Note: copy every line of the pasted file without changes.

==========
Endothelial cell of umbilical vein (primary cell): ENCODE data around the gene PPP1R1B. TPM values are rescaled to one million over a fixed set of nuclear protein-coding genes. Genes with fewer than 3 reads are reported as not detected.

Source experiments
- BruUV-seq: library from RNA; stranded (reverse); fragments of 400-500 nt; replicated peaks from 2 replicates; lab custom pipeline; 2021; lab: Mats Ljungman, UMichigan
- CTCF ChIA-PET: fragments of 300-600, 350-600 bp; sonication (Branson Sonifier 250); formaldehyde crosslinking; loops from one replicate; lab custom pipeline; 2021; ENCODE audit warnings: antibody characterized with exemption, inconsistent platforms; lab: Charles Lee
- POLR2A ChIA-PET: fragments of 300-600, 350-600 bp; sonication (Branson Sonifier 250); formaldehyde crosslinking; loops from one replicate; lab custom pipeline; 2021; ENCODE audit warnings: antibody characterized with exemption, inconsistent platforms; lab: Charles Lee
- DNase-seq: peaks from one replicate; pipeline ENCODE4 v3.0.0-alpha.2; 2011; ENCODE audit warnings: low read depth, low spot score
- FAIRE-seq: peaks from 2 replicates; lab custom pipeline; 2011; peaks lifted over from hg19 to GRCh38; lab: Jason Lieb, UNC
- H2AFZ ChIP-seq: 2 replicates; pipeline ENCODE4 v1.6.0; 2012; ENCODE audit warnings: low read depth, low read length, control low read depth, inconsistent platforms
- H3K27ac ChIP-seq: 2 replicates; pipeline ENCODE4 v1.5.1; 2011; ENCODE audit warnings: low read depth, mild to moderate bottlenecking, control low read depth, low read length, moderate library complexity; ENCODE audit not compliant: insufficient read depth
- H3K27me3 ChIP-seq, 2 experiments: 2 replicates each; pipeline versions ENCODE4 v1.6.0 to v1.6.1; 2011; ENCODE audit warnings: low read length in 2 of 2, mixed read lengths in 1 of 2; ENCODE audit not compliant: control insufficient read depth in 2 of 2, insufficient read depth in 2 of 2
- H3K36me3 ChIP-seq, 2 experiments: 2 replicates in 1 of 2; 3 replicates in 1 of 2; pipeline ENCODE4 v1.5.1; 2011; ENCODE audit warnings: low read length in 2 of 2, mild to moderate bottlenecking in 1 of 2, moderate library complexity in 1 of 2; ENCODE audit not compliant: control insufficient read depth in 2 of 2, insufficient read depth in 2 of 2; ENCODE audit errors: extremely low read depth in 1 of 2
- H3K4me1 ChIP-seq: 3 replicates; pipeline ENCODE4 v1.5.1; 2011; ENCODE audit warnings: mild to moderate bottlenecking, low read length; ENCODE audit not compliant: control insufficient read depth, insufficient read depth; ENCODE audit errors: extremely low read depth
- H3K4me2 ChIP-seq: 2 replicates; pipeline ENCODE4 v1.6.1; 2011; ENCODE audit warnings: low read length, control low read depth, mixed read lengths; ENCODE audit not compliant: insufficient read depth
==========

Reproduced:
Endothelial cell of umbilical vein (primary cell): ENCODE data around the gene PPP1R1B. TPM values are rescaled to one million over a fixed set of nuclear protein-coding genes. Genes with fewer than 3 reads are reported as not detected.

Source experiments
- BruUV-seq: library from RNA; stranded (reverse); fragments of 400-500 nt; replicated peaks from 2 replicates; lab custom pipeline; 2021; lab: Mats Ljungman, UMichigan
- CTCF ChIA-PET: fragments of 300-600, 350-600 bp; sonication (Branson Sonifier 250); formaldehyde crosslinking; loops from one replicate; lab custom pipeline; 2021; ENCODE audit warnings: antibody characterized with exemption, inconsistent platforms; lab: Charles Lee
- POLR2A ChIA-PET: fragments of 300-600, 350-600 bp; sonication (Branson Sonifier 250); formaldehyde crosslinking; loops from one replicate; lab custom pipeline; 2021; ENCODE audit warnings: antibody characterized with exemption, inconsistent platforms; lab: Charles Lee
- DNase-seq: peaks from one replicate; pipeline ENCODE4 v3.0.0-alpha.2; 2011; ENCODE audit warnings: low read depth, low spot score
- FAIRE-seq: peaks from 2 replicates; lab custom pipeline; 2011; peaks lifted over from hg19 to GRCh38; lab: Jason Lieb, UNC
- H2AFZ ChIP-seq: 2 replicates; pipeline ENCODE4 v1.6.0; 2012; ENCODE audit warnings: low read depth, low read length, control low read depth, inconsistent platforms
- H3K27ac ChIP-seq: 2 replicates; pipeline ENCODE4 v1.5.1; 2011; ENCODE audit warnings: low read depth, mild to moderate bottlenecking, control low read depth, low read length, moderate library complexity; ENCODE audit not compliant: insufficient read depth
- H3K27me3 ChIP-seq, 2 experiments: 2 replicates each; pipeline versions ENCODE4 v1.6.0 to v1.6.1; 2011; ENCODE audit warnings: low read length in 2 of 2, mixed read lengths in 1 of 2; ENCODE audit not compliant: control insufficient read depth in 2 of 2, insufficient read depth in 2 of 2
- H3K36me3 ChIP-seq, 2 experiments: 2 replicates in 1 of 2; 3 replicates in 1 of 2; pipeline ENCODE4 v1.5.1; 2011; ENCODE audit warnings: low read length in 2 of 2, mild to moderate bottlenecking in 1 of 2, moderate library complexity in 1 of 2; ENCODE audit not compliant: control insufficient read depth in 2 of 2, insufficient read depth in 2 of 2; ENCODE audit errors: extremely low read depth in 1 of 2
- H3K4me1 ChIP-seq: 3 replicates; pipeline ENCODE4 v1.5.1; 2011; ENCODE audit warnings: mild to moderate bottlenecking, low read length; ENCODE audit not compliant: control insufficient read depth, insufficient read depth; ENCODE audit errors: extremely low read depth
- H3K4me2 ChIP-seq: 2 replicates; pipeline ENCODE4 v1.6.1; 2011; ENCODE audit warnings: low read length, control low read depth, mixed read lengths; ENCODE audit not compliant: insufficient read depth